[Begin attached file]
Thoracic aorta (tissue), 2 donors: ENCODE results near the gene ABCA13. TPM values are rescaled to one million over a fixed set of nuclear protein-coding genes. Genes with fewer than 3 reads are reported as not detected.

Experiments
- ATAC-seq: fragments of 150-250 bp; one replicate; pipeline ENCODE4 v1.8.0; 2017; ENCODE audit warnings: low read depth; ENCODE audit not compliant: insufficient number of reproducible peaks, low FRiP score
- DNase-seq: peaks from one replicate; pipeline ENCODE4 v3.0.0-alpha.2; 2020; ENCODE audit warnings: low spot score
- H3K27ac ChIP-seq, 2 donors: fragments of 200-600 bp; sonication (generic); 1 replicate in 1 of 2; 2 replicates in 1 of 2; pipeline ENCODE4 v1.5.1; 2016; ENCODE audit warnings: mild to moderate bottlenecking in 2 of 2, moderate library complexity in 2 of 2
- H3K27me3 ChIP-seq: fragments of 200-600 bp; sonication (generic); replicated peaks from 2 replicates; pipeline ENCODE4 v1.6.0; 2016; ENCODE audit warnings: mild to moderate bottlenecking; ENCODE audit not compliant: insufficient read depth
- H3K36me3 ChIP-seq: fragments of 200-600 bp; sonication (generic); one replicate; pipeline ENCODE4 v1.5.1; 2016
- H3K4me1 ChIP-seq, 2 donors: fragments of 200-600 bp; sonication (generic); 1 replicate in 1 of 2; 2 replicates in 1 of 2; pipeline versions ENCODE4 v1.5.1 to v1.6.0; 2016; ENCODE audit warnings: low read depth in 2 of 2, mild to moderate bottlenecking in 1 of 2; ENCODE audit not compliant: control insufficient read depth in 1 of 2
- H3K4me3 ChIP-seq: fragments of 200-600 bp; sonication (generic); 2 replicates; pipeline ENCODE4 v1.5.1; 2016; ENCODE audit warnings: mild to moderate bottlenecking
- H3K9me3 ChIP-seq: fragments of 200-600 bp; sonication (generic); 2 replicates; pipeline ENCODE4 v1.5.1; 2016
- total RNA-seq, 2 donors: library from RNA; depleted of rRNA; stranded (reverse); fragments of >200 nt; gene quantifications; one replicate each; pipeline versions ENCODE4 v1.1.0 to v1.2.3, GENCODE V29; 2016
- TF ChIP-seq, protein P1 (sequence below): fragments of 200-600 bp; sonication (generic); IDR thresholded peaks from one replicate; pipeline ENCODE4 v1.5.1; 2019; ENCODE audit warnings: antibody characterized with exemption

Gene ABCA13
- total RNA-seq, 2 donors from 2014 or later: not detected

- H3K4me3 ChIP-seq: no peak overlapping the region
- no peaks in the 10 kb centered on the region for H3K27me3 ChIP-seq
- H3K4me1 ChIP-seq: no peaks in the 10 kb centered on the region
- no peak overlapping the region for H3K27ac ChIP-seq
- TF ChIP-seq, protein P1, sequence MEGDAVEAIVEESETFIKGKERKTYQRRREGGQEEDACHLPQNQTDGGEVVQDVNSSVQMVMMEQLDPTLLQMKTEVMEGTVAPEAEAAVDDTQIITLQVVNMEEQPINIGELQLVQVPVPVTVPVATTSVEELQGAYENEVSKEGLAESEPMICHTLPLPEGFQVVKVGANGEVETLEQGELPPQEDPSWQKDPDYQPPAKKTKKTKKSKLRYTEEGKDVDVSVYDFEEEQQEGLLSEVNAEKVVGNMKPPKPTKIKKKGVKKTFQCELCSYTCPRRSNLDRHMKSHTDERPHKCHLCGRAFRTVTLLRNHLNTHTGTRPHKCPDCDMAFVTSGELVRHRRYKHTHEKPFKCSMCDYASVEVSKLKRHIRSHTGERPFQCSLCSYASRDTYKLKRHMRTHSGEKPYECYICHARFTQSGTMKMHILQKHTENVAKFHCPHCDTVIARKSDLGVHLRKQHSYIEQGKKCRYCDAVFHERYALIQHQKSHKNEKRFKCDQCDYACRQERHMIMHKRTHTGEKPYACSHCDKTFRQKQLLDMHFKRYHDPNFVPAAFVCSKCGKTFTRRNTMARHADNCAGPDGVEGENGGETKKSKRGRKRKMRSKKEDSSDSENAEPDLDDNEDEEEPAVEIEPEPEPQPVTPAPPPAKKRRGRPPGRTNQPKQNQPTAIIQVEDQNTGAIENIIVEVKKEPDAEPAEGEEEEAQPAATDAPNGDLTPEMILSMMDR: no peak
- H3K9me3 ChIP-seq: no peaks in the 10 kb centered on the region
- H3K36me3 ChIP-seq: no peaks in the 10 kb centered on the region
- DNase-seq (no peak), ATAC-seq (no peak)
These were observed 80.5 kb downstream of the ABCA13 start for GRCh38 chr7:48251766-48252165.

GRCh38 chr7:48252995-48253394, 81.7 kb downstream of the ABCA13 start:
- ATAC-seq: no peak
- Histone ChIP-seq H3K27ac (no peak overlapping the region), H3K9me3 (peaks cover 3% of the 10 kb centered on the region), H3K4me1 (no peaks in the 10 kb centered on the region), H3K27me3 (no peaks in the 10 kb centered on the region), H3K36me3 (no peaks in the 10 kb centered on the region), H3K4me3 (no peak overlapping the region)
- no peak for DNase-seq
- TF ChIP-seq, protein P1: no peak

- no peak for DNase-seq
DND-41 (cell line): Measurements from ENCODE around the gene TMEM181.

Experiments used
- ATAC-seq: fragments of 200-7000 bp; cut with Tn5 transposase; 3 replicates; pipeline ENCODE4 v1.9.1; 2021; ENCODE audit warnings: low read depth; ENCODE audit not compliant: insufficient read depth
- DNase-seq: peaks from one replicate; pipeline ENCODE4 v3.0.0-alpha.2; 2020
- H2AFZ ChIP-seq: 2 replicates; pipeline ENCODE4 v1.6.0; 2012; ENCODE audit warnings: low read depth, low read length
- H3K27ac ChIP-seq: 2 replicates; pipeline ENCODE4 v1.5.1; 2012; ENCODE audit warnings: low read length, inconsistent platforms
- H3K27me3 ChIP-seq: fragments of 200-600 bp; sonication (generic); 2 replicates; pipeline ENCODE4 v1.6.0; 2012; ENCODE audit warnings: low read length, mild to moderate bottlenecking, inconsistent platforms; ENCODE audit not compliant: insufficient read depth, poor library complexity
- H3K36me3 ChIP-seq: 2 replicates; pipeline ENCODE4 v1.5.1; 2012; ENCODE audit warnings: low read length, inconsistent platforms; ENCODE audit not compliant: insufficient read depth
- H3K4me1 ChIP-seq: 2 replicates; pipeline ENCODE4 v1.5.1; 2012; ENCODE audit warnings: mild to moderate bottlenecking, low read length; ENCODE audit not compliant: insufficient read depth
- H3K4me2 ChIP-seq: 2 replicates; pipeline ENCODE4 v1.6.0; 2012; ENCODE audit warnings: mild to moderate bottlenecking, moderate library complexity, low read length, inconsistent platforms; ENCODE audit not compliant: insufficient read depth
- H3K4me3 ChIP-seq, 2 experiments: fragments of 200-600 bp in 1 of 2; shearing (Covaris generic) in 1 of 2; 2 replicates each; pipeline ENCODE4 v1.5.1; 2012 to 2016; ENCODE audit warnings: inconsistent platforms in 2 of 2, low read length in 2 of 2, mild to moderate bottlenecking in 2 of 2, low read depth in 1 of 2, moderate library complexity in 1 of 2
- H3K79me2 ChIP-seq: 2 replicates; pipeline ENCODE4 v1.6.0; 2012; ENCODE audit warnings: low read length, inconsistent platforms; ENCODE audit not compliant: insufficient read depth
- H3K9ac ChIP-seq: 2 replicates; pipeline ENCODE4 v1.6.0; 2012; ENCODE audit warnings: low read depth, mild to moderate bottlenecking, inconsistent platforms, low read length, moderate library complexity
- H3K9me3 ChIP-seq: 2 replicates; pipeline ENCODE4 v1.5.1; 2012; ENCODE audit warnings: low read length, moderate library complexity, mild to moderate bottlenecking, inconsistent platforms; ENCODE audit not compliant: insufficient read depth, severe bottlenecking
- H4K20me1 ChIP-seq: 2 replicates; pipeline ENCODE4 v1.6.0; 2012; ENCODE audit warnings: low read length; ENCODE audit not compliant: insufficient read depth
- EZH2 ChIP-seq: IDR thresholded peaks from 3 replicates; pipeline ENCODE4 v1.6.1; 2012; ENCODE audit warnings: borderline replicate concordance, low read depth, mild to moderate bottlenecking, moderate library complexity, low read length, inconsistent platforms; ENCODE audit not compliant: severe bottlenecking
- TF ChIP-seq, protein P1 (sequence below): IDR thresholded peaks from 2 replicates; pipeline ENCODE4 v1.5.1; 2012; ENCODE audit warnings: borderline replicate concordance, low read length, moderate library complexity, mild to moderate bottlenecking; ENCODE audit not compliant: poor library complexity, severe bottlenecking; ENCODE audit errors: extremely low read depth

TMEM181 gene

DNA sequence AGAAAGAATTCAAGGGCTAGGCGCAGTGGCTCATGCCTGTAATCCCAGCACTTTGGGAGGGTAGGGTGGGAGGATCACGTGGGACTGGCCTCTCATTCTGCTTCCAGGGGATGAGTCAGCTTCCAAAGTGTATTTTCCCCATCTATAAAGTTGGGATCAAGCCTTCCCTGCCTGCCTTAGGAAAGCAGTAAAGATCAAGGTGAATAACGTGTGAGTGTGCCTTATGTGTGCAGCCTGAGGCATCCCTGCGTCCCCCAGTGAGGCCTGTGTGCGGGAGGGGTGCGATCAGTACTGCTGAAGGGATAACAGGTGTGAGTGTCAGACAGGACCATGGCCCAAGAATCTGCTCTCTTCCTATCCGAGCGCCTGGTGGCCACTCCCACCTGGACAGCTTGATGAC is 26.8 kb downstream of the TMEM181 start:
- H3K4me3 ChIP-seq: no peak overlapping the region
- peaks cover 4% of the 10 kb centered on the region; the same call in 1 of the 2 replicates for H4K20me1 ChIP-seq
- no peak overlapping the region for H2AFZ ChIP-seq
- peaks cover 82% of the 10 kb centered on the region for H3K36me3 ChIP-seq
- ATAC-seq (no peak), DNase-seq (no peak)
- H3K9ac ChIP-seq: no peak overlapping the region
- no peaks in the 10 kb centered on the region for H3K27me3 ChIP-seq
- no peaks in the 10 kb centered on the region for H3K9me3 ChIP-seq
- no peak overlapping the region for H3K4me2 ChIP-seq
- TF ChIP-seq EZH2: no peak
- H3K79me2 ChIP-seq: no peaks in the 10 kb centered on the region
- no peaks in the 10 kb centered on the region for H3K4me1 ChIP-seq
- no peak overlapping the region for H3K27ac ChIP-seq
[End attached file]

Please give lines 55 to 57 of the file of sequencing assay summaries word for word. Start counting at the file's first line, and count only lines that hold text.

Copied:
- no peaks in the 10 kb centered on the region for H3K27me3 ChIP-seq
- no peaks in the 10 kb centered on the region for H3K9me3 ChIP-seq
- no peak overlapping the region for H3K4me2 ChIP-seq